>#phonetic contexts. Thus for "foot" (granted the vowel could be either
>#long or short) we give the pronunciation as (short "oo"). For "food," we
>#say (long "oo") and for "good" (short "oo").
>Ah. This "shoehorn", as exemplified below in your reply, is what I
>didn't recall seeing in the earlier discussion. Extranotational
>annotation, like mine above for "Khrushchev", can cover anything. In
>this case, you rely on it (appropriately, imho) to cover distinctions
>not made by the respelling.
>#We also don't bother about the nicer phonetic questions involved,
>#like whether the long "oo" is diphthongized or not, just as no
>#indication is given for aspirated/unaspirated consonants as in
>#"pin/spin" (a question Rudy raised) in the best of IPA and diacritic
>#systems used in dictionaries.
>Agreed, these would be wholly excessive for your purpose.
>#> Come to think of it, how do you respell "suit" and "foot"?
>#ANSWER #3: "foot" is respelled as explained above, but if anyone wants
>#to check whether it's OK to say (SYOOT), that is not within the scope of
>#a midsize dictionary.
>My bad example. I meant the distinction between the nuclei, which is
>made by your annotations:
>         suit    SOOT (with long "oo")
>         soot    SOOT (with short "oo")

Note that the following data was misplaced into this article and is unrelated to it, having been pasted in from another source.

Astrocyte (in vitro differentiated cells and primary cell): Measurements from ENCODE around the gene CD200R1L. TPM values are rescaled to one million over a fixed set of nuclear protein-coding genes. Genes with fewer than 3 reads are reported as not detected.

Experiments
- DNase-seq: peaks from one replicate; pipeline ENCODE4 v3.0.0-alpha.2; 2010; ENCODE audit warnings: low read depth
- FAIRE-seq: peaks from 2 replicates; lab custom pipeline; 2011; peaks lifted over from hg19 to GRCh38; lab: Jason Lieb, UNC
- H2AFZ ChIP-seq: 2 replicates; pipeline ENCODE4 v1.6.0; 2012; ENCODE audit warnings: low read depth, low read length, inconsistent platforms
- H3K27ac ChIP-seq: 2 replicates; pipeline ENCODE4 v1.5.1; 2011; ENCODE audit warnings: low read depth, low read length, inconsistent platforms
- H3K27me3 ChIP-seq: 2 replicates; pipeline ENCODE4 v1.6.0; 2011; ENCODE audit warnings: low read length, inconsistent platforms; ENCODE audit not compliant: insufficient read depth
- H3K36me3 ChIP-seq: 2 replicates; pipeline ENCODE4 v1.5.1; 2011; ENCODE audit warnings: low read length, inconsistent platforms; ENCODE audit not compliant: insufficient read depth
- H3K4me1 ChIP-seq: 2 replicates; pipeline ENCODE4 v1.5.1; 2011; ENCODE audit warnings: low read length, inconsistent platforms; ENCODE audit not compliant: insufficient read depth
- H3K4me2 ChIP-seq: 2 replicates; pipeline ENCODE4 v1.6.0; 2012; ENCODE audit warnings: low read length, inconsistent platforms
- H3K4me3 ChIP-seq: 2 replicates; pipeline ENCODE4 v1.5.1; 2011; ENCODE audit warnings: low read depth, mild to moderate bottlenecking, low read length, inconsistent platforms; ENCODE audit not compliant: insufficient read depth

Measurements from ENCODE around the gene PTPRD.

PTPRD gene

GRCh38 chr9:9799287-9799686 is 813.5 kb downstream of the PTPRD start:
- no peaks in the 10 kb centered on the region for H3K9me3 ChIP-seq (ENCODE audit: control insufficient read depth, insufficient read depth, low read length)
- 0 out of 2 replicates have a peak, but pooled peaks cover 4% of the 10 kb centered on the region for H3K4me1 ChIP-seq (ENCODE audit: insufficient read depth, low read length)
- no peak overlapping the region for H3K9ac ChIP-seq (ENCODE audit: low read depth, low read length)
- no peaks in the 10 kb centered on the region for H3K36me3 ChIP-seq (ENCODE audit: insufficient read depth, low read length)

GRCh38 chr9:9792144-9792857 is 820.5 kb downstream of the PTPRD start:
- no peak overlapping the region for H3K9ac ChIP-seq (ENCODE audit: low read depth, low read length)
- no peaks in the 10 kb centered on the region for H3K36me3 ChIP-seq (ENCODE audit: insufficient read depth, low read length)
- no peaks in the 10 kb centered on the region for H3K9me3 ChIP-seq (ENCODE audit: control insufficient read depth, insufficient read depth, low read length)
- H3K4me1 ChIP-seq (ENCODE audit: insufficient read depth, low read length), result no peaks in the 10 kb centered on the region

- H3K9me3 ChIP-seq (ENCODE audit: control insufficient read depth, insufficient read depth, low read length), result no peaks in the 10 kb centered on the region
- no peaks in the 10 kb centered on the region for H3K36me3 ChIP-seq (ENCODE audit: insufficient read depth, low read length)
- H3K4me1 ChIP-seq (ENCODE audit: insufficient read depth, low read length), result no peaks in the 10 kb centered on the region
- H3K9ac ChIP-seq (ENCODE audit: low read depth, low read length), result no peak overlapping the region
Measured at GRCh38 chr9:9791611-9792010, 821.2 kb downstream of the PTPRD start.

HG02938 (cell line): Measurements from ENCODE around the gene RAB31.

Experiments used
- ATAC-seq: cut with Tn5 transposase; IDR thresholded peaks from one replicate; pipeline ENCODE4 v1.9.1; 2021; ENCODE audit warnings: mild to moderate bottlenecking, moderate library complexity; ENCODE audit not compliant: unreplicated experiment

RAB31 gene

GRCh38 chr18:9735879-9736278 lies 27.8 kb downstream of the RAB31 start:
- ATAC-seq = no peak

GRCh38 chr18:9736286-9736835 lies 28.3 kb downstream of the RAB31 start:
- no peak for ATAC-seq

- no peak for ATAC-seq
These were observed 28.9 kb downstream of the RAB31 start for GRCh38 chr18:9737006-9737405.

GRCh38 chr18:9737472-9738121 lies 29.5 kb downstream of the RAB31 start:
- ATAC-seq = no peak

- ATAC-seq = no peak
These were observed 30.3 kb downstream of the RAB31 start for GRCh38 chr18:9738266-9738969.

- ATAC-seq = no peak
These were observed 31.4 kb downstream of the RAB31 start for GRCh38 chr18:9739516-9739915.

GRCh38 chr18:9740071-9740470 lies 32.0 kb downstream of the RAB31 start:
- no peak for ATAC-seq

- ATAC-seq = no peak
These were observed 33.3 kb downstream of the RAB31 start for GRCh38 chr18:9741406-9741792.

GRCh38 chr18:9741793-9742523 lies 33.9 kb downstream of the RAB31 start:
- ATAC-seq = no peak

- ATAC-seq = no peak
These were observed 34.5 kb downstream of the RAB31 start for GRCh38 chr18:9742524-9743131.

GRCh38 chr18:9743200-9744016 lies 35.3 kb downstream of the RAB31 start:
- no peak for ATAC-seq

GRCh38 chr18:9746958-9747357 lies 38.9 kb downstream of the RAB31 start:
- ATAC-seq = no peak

>  -- yes?
>#> BTW, did you ever answer my other question, about dialectal
>#> neutralizations such as which/witch and cot/caught?
>#ANSWER #4: We leave this to the "tutored" user. This applies to all
>#wha-/whe-/whi- words. Similarly, users may go for what is usual in their
>#own dialects on the cot/caught question. Normally (cot) should suffice
>#for both words. But we do use the "aw-" respelling on occasion.
>Now, here's a problem. Discussion below, after the quote of your summary
>of principle.
>#We try to be user-friendly (not scholastic) and do the best job we can
>#with the best tools at our command. I appreciate scholars raising
>#academic questions because the system has to make linguistic sense (I
>#hope mine does), but most users, we believe, couldn't care less (no
>#offence!) about systems and keys to systems and if they did, they could
>#go to a bigger dictionary like Webster's Third or OED.
>I understand your argument, and I suppose you're right about "most
>users". But presumably the reason your users consult the pronunciations
>is that they don't know how to pronounce a particular word. Your use of
>"normally" suggests that the cot/caught distinction is exceptional, so
>far outside the (descriptive) norm that you're justified in generally
>dismissing it. If a user speaks a dialect that maintains the
>distinction, how is she supposed to know from your merged respelling
>which vowel to use in an unfamiliar word?
>To take a more plausible example than "cot" and "caught", imagine a New
>York City high school junior looking up the unfamiliar words "sot" and
>"fraught" (more likely to be unfamiliar than the minimal example
>"sought"). The "o" respelling will tell her, misleadingly, that she
>should rhyme them. How is she to know otherwise?
>-- Mark A. Mandel
>    Linguist at Large

Dennis R. Preston
Professor of Linguistics
Department of Linguistics and Languages
740 Wells Hall A
Michigan State University
East Lansing, MI 48824-1027 USA
Office - (517) 353-0740
Fax - (517) 432-2736